• Drive the creation of meaningful data.

One of the goals of Erie Hack is to engage young people in the emerging “blue economy”: the economic sector dedicated to sustaining freshwater bodies around the globe. One of the ways this is accomplished is by hosting hackathons in cities surrounding Lake Erie.

The regional Toledo Hackathon will begin Friday, March 24, at 6 p.m. and end Sunday, March 26, at 6 p.m. The competition will be held at Launchpad Incubation at UT, 1510 N. Westwood Ave.

Both individuals and teams not exceeding five members may compete. Participants must be 18 years of age or older to compete, unless he or she is on a high school team.

The event is free and open to the public, but registration is required in advance; click here.

For more information on Erie Hack, including full rules, judging criteria, tips to ensure success and prizes, visit eriehack.io/challenge.

Immigration seminar set for March 23

Recent changes to U.S. immigration laws will be the topic at an informational immigration seminar sponsored by the Paralegal Studies Program.

The event will take place Thursday, March 23, from 11 a.m. to 1 p.m. in Health and Human Services Building Room 1711.

The seminar will focus on general immigration rules and international student visa status; immigration updates under the Trump administration; ramifications to immigration status for those charged with a crime; and the rights and responsibilities of international students after graduation.

The guest speaker for the event will be Tracy Schauff, who has more than 20 years of experience in immigration law, from the Fakhoury Law Group.

“Today, the number of foreign-born residents living in the United States on a long-term basis is the highest it has ever been,” said John J. Schlageter, program director and senior lecturer of the Paralegal Studies Program. “Immigration law and policy has a dramatic impact on the foreign born, their family members, and the U.S. workforce.”

Schlageter said that since immigration law is never static and societal goals and public priorities are always changing, the information that will be presented in the seminar is even more valuable.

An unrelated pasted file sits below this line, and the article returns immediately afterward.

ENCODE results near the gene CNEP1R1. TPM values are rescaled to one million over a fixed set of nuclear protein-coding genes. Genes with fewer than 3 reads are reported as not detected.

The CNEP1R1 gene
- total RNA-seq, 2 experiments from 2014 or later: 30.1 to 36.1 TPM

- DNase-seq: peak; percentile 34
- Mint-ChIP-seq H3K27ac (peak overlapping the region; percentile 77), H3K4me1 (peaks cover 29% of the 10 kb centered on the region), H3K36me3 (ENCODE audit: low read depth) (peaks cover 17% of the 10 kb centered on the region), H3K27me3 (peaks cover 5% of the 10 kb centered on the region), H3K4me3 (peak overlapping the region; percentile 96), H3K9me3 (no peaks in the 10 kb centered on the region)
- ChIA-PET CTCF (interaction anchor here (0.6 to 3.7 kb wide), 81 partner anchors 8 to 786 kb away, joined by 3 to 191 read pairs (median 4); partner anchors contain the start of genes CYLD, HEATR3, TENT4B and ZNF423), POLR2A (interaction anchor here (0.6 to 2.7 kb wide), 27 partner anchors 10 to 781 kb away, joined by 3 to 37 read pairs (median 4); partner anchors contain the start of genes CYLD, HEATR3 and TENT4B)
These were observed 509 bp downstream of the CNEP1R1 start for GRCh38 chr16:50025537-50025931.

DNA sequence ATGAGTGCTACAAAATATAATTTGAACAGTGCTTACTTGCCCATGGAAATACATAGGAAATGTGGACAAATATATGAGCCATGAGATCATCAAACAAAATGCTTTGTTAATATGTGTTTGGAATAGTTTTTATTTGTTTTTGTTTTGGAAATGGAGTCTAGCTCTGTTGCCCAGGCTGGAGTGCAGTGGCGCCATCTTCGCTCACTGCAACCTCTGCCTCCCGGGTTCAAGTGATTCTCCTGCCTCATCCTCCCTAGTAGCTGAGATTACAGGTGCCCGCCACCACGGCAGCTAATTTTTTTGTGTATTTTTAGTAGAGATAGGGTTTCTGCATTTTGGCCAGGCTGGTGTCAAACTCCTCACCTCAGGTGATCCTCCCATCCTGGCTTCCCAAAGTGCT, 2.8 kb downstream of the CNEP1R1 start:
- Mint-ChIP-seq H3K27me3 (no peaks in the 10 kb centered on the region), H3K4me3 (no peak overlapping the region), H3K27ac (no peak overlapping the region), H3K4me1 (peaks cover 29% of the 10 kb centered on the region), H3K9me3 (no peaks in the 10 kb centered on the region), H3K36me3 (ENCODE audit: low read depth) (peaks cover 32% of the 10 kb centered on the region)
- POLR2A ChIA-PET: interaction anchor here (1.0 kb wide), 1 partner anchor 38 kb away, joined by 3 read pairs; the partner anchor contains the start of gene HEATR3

“This information is of value to everyone, regardless of their nationality. Faculty and staff need to be informed so that assistance can be given to any student who may inquire,” Schlageter said. “Students should be informed so that trips to country of origin can be better planned. Doing so will cause less confusion upon re-entry to the United States and will continue the University’s goal of creating a memorable educational experience.”

Lunch will be provided for the first 50 people at the free event, which is open to faculty, staff and students.

‘The Trials of Spring’ screening and discussion to focus on political and social justice

In a time of cultural and political upheaval in her home country, Hend Nafea will visit campus to share her story with the UT community.

“The Trials of Spring” tells the story of 21-year-old Nafea’s indomitable spirit, and her journey after being arrested for speaking out against her country’s military rule.

“The film shows, not only the actions taken, but the suffering that existed before and after,” said Dr. Asma Abdel Halim, associate professor and interim chair of the Department of Women’s and Gender Studies. “Autobiographical and biographical stories are detailed and inspiring. I think the film tells us about the fear that was instilled in the people through decades of oppression and the unbelievable courage that overcame that immense fear.”

Nafea traveled from her village to Cairo, where she advocated with thousands of Egyptians for the end of military rule. She was arrested, beaten and tortured by security forces. After her release, Nafea was shunned by her family for bringing shame to their name.

All are invited to attend a free screening and discussion of the film Wednesday, March 22. Refreshments will be served starting at 6:30 p.m., and the film will begin at 7 p.m. in the Driscoll Alumni Center Auditorium.

The discussion with Nafea will be moderated by Abdel Halim and Dr. Renée Heberle, professor and honors adviser in the Department of Political Science and Public Administration.